Rushing to the show after work in steady rain was a fitting, albeit frenetic precursor to the ARISE Show, whose theme was simply Water. The collective showcase of African designers benefitted clean water projects for the region, and reminded us all sharply how luxurious NYFW and living in New York simply is in comparison to the third world situations across the globe.
A mix of business casuals straight out from their 9-5 and the “to be scene-sters” waiting to capture the attention spans of the fashion blogosphere filled the Avery Fisher Hall in Lincoln Center. Waiting in the crowds, occasionally scanning the torsos of glamazons (both male and female) was slow and disorienting having spent the first 15 minutes after receiving my ticket in the wrong side of the hall.
The show was incredibly slow to start, seemingly from technical issues, and murmuring from the crowd became the subscript behind the pounding tribal beat soundtrack. Eventually, the group got their act together and opened with sale-able contemporary pieces in graphic black and white with paneling of cheetah print.
The diversity of models was quite suprising, in the best ways, from black, white, asian, famous, and the not-so-famous. Suffice it to say, the ARISE collective won major brownie points in the diversity hiring department. Major players in the collective were mostly graphic, brightly colored in rich vegetable dye hues. Some sheer, shimmery, and flowing evening pieces were also shining stars. A bright pink and purple colored tie-dye caftan was worthy of Rachel Zoe and a feathered mermaid style seemed likely to show up on a red carpet somewhere in Hollywood. While some designers decidedly took a literal representation of the aquatic theme, others took a different perspective and played up the less obvious qualities of water. Ornate evening dresses, in all lengths, were sequinned and embroidered, reflecting and shimmering in the catwalk light. Feathered pieces hearkened back to aquatic animals and glittery cigarette pants reminded us of fish scales. Sheer ballgown lengths lended their likeness to the transparency of water.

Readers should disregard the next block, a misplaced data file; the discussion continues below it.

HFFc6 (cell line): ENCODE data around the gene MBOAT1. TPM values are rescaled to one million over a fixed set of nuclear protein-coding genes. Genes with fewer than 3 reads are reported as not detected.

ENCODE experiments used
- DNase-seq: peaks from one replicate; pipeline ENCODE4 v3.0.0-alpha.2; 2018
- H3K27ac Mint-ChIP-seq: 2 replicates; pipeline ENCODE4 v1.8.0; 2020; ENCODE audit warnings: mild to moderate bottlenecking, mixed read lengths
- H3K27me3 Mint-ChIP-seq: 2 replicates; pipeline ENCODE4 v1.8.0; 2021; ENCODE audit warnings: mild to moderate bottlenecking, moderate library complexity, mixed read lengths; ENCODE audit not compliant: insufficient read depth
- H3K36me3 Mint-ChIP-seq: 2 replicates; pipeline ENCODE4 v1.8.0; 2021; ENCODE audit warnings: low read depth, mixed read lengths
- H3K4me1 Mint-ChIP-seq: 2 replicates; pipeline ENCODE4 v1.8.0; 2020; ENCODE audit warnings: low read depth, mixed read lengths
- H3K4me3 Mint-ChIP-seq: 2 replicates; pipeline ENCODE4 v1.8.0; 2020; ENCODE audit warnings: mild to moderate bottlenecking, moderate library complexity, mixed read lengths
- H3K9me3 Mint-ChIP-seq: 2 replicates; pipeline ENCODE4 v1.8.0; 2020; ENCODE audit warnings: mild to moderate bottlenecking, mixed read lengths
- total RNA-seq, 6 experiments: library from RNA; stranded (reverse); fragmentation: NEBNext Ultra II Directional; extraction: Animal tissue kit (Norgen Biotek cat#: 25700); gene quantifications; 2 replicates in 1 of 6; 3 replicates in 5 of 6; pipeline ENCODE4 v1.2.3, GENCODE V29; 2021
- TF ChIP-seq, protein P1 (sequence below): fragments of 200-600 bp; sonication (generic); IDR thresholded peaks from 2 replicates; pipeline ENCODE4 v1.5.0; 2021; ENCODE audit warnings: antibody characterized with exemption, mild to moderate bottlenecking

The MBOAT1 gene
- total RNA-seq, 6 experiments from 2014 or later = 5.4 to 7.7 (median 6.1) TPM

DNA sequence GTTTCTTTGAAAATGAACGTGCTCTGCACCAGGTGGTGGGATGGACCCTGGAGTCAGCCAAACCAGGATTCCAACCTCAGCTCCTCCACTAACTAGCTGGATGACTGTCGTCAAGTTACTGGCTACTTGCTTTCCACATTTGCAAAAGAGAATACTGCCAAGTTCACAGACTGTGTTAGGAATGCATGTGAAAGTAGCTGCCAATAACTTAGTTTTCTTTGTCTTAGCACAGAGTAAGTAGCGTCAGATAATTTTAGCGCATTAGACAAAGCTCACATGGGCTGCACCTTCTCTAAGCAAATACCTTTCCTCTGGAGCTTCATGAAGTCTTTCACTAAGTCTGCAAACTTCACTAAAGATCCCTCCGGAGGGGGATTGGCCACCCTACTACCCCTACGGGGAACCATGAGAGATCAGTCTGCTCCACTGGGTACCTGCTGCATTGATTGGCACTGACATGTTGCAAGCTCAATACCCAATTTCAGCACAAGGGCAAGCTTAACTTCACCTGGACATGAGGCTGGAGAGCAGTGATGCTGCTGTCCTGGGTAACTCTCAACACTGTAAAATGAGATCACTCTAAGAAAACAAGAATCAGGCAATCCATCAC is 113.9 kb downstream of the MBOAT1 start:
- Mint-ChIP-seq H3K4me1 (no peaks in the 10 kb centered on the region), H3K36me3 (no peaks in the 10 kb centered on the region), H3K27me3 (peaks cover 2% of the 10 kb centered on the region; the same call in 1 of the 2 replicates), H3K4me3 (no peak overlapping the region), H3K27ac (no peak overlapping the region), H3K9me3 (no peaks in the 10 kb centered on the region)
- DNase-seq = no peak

The night was not without its climactic drama as one of the designers took a spill of the stage in her dangerously high heels. Collective audience gasp ensued, and we wondered what terrible luck had befallen this poor woman. Luckily enough, she survived, mostly bruised in ego and not in body and walked the catwalk to a standing ovation (hopefully for her collection and not for the unfortunate spill she took moments before).
Overall, the show was a fine medium. Mediocre ready to wear at worst, and true artisanal creations in both structure and color combinations at absolute best. A few pieces seemed oddly tributary to the late Alexander McQueen which reminded us of how truly great he had been. Replicating such genius never comes easy and can be harshly telling when not sourced and executed correctly. However, the show was not without it’s own stellar uniqueness and the talent behind this collective seems on trend and confidently here to stay. Having already 2 successful years on the NYFW roster is nothing to scoff at for a burgeoning design force.
- Rachel Rozzi
Photos by Stevyn Llewellyn